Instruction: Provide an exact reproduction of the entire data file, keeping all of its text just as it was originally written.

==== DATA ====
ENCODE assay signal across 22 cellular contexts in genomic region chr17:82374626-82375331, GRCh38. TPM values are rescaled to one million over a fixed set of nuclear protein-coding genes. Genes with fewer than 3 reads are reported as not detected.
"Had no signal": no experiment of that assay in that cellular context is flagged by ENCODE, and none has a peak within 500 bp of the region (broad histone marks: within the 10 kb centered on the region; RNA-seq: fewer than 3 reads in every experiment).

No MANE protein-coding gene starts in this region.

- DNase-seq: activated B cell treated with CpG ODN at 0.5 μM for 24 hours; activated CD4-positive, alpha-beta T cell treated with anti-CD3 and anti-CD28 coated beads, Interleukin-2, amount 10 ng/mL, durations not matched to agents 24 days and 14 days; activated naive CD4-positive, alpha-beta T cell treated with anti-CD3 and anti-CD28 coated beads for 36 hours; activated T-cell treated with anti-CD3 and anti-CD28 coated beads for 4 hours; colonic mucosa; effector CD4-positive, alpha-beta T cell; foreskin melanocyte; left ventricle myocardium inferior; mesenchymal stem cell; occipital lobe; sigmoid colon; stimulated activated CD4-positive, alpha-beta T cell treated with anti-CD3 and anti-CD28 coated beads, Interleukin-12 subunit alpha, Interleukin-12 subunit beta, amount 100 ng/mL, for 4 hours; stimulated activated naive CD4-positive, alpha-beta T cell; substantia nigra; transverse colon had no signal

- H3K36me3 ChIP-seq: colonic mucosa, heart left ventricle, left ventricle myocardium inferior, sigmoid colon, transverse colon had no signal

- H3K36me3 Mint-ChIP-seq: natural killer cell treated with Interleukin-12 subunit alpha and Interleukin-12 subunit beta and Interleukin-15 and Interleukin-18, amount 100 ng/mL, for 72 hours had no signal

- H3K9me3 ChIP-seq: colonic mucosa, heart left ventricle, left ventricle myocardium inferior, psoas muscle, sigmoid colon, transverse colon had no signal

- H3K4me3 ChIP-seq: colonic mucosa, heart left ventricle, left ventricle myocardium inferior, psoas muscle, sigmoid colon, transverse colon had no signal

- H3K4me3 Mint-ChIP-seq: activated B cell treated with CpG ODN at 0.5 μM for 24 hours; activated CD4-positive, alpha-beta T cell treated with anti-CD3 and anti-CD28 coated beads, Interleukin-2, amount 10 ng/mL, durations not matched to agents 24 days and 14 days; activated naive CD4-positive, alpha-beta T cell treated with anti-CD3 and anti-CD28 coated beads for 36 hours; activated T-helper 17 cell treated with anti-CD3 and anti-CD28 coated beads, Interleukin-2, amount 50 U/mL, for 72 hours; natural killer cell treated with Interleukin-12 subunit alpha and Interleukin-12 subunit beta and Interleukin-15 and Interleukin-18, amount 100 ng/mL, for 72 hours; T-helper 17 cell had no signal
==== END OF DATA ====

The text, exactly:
ENCODE assay signal across 22 cellular contexts in genomic region chr17:82374626-82375331, GRCh38. TPM values are rescaled to one million over a fixed set of nuclear protein-coding genes. Genes with fewer than 3 reads are reported as not detected.
"Had no signal": no experiment of that assay in that cellular context is flagged by ENCODE, and none has a peak within 500 bp of the region (broad histone marks: within the 10 kb centered on the region; RNA-seq: fewer than 3 reads in every experiment).

No MANE protein-coding gene starts in this region.

- DNase-seq: activated B cell treated with CpG ODN at 0.5 μM for 24 hours; activated CD4-positive, alpha-beta T cell treated with anti-CD3 and anti-CD28 coated beads, Interleukin-2, amount 10 ng/mL, durations not matched to agents 24 days and 14 days; activated naive CD4-positive, alpha-beta T cell treated with anti-CD3 and anti-CD28 coated beads for 36 hours; activated T-cell treated with anti-CD3 and anti-CD28 coated beads for 4 hours; colonic mucosa; effector CD4-positive, alpha-beta T cell; foreskin melanocyte; left ventricle myocardium inferior; mesenchymal stem cell; occipital lobe; sigmoid colon; stimulated activated CD4-positive, alpha-beta T cell treated with anti-CD3 and anti-CD28 coated beads, Interleukin-12 subunit alpha, Interleukin-12 subunit beta, amount 100 ng/mL, for 4 hours; stimulated activated naive CD4-positive, alpha-beta T cell; substantia nigra; transverse colon had no signal

- H3K36me3 ChIP-seq: colonic mucosa, heart left ventricle, left ventricle myocardium inferior, sigmoid colon, transverse colon had no signal

- H3K36me3 Mint-ChIP-seq: natural killer cell treated with Interleukin-12 subunit alpha and Interleukin-12 subunit beta and Interleukin-15 and Interleukin-18, amount 100 ng/mL, for 72 hours had no signal

- H3K9me3 ChIP-seq: colonic mucosa, heart left ventricle, left ventricle myocardium inferior, psoas muscle, sigmoid colon, transverse colon had no signal

- H3K4me3 ChIP-seq: colonic mucosa, heart left ventricle, left ventricle myocardium inferior, psoas muscle, sigmoid colon, transverse colon had no signal

- H3K4me3 Mint-ChIP-seq: activated B cell treated with CpG ODN at 0.5 μM for 24 hours; activated CD4-positive, alpha-beta T cell treated with anti-CD3 and anti-CD28 coated beads, Interleukin-2, amount 10 ng/mL, durations not matched to agents 24 days and 14 days; activated naive CD4-positive, alpha-beta T cell treated with anti-CD3 and anti-CD28 coated beads for 36 hours; activated T-helper 17 cell treated with anti-CD3 and anti-CD28 coated beads, Interleukin-2, amount 50 U/mL, for 72 hours; natural killer cell treated with Interleukin-12 subunit alpha and Interleukin-12 subunit beta and Interleukin-15 and Interleukin-18, amount 100 ng/mL, for 72 hours; T-helper 17 cell had no signal